Document Type

Article

Disciplines

Business | Business Administration, Management, and Operations | Corporate Finance | Finance and Financial Management

Comments

Published in International Research Journal of Finance and Economics, Issue 91 (2012). 1-14.

Abstract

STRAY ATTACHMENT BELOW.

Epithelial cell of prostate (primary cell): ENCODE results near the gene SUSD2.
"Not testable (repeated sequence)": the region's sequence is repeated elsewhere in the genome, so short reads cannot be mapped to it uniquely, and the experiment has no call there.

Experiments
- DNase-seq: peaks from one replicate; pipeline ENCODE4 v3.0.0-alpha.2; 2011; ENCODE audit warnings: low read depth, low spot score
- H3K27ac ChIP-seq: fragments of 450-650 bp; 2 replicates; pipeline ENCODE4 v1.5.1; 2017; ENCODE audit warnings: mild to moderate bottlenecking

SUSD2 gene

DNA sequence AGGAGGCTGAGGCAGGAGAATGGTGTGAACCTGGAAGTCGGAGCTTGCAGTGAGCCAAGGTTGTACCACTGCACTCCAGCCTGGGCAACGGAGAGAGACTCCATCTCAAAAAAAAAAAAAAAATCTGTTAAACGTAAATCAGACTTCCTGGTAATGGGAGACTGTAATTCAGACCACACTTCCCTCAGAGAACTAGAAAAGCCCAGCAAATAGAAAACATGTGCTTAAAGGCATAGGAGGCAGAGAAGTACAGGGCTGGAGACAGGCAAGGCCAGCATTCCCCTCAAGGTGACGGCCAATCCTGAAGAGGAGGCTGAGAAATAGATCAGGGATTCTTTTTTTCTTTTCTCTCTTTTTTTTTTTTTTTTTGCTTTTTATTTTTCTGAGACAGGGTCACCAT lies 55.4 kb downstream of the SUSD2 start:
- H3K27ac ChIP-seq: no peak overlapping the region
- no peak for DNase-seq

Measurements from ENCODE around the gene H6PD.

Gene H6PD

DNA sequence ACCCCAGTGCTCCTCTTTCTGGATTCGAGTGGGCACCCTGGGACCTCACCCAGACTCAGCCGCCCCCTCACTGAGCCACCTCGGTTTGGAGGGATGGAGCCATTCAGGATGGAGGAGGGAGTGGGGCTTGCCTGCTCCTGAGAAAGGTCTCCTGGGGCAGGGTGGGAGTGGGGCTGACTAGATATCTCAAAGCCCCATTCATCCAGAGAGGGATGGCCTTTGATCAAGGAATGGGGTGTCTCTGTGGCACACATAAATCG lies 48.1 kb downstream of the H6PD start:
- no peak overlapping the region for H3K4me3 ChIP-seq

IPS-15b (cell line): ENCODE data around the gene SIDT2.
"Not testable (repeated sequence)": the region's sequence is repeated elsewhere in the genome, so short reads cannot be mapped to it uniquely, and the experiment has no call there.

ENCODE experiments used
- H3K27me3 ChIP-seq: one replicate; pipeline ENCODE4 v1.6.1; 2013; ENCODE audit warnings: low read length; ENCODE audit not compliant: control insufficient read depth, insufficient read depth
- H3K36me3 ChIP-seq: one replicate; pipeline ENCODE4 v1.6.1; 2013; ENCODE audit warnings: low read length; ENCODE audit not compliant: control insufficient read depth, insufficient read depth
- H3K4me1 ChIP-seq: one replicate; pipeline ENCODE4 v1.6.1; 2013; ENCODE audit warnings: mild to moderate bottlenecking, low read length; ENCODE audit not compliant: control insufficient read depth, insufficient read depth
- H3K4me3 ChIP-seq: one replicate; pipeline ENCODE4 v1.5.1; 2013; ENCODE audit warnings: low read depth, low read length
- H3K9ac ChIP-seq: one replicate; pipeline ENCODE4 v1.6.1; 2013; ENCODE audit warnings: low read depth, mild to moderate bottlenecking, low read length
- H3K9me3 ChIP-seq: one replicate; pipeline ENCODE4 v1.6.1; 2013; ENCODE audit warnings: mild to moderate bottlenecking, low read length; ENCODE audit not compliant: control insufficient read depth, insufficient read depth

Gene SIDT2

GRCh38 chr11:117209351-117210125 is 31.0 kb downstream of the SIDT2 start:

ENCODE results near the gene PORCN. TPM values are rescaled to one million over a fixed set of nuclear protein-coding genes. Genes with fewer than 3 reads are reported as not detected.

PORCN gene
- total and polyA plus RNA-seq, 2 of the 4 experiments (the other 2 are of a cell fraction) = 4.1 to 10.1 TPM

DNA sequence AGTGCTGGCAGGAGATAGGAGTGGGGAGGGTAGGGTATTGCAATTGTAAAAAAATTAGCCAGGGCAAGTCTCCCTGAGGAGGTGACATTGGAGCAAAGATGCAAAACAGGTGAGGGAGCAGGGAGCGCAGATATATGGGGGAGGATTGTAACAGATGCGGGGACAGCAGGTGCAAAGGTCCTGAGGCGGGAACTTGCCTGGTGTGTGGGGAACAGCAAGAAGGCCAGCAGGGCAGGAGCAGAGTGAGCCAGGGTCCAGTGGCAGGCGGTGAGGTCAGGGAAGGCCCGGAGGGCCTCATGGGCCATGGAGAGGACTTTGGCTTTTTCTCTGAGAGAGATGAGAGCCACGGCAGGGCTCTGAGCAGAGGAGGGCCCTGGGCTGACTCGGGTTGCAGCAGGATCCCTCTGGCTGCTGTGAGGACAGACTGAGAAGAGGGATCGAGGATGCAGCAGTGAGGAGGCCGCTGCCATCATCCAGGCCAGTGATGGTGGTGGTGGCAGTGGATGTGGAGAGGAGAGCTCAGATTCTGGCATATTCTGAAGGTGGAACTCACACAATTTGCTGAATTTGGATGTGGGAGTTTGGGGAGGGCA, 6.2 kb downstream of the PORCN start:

This study examines the impact of corporate governance and financial leverage on the value of American firms. This study also seeks to extend the findings of Gill and Mathur (2011a). A sample of 333 firms listed on New York Stock Exchange (NYSE) for a period of 3 years from 2009-2011 was selected. The co-relational and non-experimental research design was used to conduct this study. Overall, findings show that larger board size negatively impacts the value of American firms, and CEO duality, audit committee, financial leverage, firm size, return on assets, and insider holdings positively impact the value of American firms. The impact of corporate governance and financial leverage differs between manufacturing and service industries. Results show that board size negatively impacts the value of American manufacturing firms, and CEO duality, audit committee, financial leverage, firm size, and insider holdings positively impact the value of American manufacturing firms. Findings also show that board size negatively impacts the value of American service firms, and financial leverage and return on assets positively impact the value of American service firms. This study contributes to the literature on the factors that affect firm value. The findings may be useful for financial managers, investors, and financial management consultants.